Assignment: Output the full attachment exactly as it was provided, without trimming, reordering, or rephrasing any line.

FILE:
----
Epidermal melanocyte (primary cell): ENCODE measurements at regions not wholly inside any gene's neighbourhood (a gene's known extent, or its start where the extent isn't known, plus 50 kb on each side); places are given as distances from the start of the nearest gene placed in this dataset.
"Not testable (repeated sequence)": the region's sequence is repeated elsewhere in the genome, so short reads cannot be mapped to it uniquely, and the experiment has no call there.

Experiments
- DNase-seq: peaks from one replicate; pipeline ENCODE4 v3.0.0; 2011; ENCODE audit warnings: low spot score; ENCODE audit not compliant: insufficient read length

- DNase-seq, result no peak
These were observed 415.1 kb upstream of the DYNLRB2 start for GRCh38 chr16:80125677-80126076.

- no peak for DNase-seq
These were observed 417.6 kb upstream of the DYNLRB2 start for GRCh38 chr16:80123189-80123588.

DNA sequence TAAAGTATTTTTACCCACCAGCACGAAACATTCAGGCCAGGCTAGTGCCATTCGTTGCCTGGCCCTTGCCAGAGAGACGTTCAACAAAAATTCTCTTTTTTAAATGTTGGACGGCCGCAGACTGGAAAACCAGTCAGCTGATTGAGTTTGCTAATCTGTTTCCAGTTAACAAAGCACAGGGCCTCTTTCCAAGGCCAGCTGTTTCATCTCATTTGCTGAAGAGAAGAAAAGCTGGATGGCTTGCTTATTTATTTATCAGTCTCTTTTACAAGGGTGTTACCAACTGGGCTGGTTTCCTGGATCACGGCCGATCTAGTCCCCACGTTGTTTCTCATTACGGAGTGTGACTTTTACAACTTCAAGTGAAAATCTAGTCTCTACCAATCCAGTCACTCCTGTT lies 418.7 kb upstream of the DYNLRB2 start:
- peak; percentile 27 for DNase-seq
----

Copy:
Epidermal melanocyte (primary cell): ENCODE measurements at regions not wholly inside any gene's neighbourhood (a gene's known extent, or its start where the extent isn't known, plus 50 kb on each side); places are given as distances from the start of the nearest gene placed in this dataset.
"Not testable (repeated sequence)": the region's sequence is repeated elsewhere in the genome, so short reads cannot be mapped to it uniquely, and the experiment has no call there.

Experiments
- DNase-seq: peaks from one replicate; pipeline ENCODE4 v3.0.0; 2011; ENCODE audit warnings: low spot score; ENCODE audit not compliant: insufficient read length

- DNase-seq, result no peak
These were observed 415.1 kb upstream of the DYNLRB2 start for GRCh38 chr16:80125677-80126076.

- no peak for DNase-seq
These were observed 417.6 kb upstream of the DYNLRB2 start for GRCh38 chr16:80123189-80123588.

DNA sequence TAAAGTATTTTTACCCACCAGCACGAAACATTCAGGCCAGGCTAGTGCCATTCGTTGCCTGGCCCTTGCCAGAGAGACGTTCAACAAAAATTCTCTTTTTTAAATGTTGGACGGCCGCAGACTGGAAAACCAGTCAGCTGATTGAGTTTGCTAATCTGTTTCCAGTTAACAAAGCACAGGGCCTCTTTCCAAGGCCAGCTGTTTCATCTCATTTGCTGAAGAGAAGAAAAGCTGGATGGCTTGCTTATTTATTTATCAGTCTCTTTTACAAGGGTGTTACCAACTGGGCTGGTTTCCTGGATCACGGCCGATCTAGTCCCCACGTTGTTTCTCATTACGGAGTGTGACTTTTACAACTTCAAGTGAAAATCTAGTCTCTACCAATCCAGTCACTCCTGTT lies 418.7 kb upstream of the DYNLRB2 start:
- peak; percentile 27 for DNase-seq